Autocratic, Democratic, and Laissez-Faire Leadership
Autocratic, Democratic, and Laissez-Faire leadership are three types of leadership styles based on authority to make decisions. Kurt Lewin, a German-American Psychologist, known as one of the modern pioneers of organizational psychology, introduced these three – autocratic, democratic, and laissez-faire leaders.
Let’s discuss individually these leadership styles, and differentiate between them.
What is Autocratic Leadership?
Autocratic, or authoritarian leadership is a style of leadership where the top leader enjoys full authority to make decisions. In this leadership, autocratic leaders rarely or no to little consider employees’ opinions while making decisions.
Autocratic leaders are characterized by making solely all the policies and decisions and commanding all the subordinates and activities. In it, subordinates need to follow the leader’s command without any questions.
In the autocratic leadership style, leaders make decisions typically with no input from followers. So, it is important to note that all dictators are autocratic leaders but not all autocratic leaders are dictators.
Characteristics of autocratic leadership:
- All decision-making authority is vested only in the top leader.
- Employees or followers are supposed to follow the leader’s command with full obedience.
- Leaders are highly competent in decision-making.
- Vertical or one-way communication is practiced in this leadership style.
- Facilitates a clearly defined work structure.
- Quick decisions can be made.
- Right for inexperienced employees.
- Suitable for small-sized business organizations.
- No option for employee career development.
- Less employee motivation and morale.
- Chance of high turnover.
What is Democratic Leadership?
In democratic leadership, also called participative leadership, leaders tend to make decisions with the consultation of employees. In it, employees are invited to a decision-making program and the decision is made by valuing or giving importance to employees’ ideas and opinions.
Since employees are valued and they are given importance, they are more motivated and satisfied with this leadership style. In addition, in democratic leadership, employees take the decision or plan as their own since their opinions are included in it, and are motivated to give their best.
Characteristics of democratic leadership:
- Subordinates are invited to the decision-making process.
- There is two-way communication.
- Positive motivation tools are used.
- More accurate decisions can be made.
- Useful to solve complex problems.
- Facilitates innovation and creativity.
- Facilitates the option of succession planning.
- Potential of conflict.
- Decision-making can be time-consuming.
What is Laissez-Faire Leadership?
Laissez-Faire leadership is the delegative style of leadership in which the leaders delegate authority and responsibility to group members. Here, the group members are given full authority to make decisions on their own and have the freedom to choose whatever techniques and ways they choose to perform the task.
In laissez-faire leadership, leaders do not involve or interfere with subordinates in their decision-making process. They are free to make decisions as they see fit. However, the laissez-faire leader is ultimately accountable person for the performance of subordinates working under his leadership.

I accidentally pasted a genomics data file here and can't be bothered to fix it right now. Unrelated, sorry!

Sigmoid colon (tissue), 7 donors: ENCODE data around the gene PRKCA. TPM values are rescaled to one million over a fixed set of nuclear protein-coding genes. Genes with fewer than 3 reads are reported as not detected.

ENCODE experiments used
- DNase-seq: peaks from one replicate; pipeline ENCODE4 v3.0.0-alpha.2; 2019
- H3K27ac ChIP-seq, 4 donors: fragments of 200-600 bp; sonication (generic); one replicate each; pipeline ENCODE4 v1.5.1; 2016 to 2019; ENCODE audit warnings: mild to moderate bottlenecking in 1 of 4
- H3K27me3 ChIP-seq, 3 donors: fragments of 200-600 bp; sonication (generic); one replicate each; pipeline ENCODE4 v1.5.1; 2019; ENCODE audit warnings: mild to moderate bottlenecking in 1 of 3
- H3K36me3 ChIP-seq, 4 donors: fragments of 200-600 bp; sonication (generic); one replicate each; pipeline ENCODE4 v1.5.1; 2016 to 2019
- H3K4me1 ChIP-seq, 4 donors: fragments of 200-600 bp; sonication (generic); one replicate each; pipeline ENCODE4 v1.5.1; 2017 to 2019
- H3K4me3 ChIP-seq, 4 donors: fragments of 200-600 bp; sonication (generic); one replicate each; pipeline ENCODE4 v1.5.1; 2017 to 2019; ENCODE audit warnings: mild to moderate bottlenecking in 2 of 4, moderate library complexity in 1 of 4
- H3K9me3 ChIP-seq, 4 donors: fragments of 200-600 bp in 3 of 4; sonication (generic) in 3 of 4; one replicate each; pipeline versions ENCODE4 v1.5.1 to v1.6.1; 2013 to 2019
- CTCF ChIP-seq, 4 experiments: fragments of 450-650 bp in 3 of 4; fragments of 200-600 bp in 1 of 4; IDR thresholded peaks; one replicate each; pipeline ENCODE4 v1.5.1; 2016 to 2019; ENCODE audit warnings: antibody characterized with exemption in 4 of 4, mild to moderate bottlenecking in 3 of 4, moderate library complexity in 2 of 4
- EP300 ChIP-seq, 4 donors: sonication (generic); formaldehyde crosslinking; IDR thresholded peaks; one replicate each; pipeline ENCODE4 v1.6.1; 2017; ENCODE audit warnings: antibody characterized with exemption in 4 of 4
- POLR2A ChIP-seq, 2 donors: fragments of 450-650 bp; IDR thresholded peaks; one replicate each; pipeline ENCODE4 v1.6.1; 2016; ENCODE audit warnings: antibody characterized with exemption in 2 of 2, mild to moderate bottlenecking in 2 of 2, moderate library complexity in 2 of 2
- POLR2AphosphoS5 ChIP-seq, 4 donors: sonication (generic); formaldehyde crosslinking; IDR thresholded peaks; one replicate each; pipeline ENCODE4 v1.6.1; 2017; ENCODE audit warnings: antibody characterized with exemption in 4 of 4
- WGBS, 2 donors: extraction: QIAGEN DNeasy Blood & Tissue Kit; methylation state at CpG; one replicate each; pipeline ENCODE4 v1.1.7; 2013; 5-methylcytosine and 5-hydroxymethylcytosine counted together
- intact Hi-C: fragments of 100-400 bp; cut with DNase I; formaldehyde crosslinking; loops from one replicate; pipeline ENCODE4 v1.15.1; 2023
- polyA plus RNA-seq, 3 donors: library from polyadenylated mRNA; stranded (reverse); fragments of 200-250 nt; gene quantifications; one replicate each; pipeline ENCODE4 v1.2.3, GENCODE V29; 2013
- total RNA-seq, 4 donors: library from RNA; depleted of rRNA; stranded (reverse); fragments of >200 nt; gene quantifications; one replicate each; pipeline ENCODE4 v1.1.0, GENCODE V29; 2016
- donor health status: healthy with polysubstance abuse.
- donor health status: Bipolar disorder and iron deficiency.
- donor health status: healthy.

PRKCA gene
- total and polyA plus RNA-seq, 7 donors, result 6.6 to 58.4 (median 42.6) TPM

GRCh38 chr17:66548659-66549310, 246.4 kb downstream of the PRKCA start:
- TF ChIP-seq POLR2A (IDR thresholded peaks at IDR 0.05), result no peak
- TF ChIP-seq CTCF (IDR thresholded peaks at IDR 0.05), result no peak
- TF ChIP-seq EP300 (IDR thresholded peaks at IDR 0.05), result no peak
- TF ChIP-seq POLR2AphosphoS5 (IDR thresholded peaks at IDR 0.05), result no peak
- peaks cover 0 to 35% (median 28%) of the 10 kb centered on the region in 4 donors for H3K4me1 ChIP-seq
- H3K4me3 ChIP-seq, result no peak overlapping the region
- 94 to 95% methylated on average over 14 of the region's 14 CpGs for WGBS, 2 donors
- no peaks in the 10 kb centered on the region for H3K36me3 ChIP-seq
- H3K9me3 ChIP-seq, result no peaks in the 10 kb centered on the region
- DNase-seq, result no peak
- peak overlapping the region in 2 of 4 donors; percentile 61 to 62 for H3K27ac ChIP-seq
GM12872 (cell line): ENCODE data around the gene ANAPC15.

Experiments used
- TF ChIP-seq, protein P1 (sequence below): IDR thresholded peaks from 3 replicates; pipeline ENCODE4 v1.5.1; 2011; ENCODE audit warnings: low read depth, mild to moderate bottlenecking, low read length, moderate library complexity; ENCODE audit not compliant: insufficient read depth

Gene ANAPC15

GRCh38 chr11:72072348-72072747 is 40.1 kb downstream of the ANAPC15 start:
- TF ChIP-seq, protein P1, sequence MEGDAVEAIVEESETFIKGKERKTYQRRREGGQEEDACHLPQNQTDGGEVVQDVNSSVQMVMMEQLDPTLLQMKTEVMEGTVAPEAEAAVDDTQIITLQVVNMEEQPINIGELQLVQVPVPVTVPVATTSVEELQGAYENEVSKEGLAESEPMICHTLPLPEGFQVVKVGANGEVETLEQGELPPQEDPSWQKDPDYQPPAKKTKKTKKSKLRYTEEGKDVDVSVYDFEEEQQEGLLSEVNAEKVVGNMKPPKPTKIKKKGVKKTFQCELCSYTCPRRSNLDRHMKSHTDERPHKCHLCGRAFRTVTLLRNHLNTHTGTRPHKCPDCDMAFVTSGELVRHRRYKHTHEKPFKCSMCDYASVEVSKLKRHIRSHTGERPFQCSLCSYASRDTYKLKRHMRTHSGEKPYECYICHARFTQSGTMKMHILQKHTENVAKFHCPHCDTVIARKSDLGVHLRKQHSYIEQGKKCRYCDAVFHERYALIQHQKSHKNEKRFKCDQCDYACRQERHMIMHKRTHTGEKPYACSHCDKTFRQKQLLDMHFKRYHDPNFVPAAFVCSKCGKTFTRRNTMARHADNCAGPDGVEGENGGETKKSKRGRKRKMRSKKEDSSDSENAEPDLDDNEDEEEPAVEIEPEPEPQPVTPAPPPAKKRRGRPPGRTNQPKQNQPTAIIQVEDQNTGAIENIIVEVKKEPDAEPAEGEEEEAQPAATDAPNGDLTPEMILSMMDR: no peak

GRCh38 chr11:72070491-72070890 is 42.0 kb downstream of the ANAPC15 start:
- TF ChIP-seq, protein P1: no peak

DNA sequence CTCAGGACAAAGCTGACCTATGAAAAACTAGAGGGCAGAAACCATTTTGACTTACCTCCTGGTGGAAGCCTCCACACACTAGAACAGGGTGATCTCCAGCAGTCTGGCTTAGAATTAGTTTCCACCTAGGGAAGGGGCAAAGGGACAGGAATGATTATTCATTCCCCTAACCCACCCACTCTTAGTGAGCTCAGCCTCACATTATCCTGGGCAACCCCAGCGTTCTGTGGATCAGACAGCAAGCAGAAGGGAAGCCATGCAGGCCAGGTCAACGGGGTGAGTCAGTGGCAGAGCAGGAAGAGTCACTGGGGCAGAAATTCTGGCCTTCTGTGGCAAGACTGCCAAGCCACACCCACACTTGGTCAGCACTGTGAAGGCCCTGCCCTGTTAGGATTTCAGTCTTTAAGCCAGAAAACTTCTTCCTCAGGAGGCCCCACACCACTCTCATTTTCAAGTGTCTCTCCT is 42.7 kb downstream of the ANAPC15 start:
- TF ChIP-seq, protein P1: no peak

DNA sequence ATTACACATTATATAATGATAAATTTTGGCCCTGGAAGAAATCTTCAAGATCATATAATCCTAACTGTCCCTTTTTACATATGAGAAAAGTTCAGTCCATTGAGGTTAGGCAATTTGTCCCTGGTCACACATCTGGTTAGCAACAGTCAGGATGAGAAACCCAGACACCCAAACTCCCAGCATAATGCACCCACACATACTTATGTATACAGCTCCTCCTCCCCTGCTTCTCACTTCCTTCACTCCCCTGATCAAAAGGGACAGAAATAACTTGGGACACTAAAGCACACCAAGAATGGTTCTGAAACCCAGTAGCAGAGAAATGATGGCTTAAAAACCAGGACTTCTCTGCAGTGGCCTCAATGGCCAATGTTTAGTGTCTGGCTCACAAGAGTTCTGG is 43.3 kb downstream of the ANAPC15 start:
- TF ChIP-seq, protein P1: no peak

Characteristics of laissez-faire leadership:
- It is a hands-off approach to leadership.
- Employees are given full authority and freedom to make decisions on their own.
- Team members are self-motivated, guided, and directed.
Pros and cons of laissez-faire leadership:
- Higher job satisfaction.
- Option for career advancement.
- Relief to the top manager.
- Suitable leadership style for highly educated and experienced employees.
- Potential of conflict.
- The potential of indiscipline among subordinates.
- The potential of lack of integration between individual goals and organizational goals.
- Misuse of authority.
Difference Between Autocratic, Democratic, and Laissez-Faire Leadership
These three styles of leadership can also be differentiated in the following points.
In autocratic leadership, leaders retain all authority and responsibility. They assign people to clarify the defined tasks. And, primarily there is a downward flow of communication.
In democratic leadership, leaders delegate a great deal of authority while retaining ultimate responsibility. Work is divided and assigned on the basis of participatory decision-making. And, actively two-way flow of downward and upward communication is practiced.
In laissez-faire leadership, leaders grant full authority and responsibility to subordinates. And, subordinates are told to things work out themselves and do the best they can. Primarily horizontal communication between peers is practiced.
The primary strength of autocratic leadership is that it stresses prompt, orderly, and predictable performance. Whereas, democratic leadership enhances personal commitment through participation. And, laissez-faire leadership, permits self-starters to do things as they want without leaders’ interference.
The primary weakness of autocratic leadership is that it tends to shift individuals’ initiative. Whereas, in democratic leadership, the participative process is time-consuming. And, in laissez-faire leadership, groups may drift aimlessly in the absence of direction from the leader.
Read Next: Styles of Leadership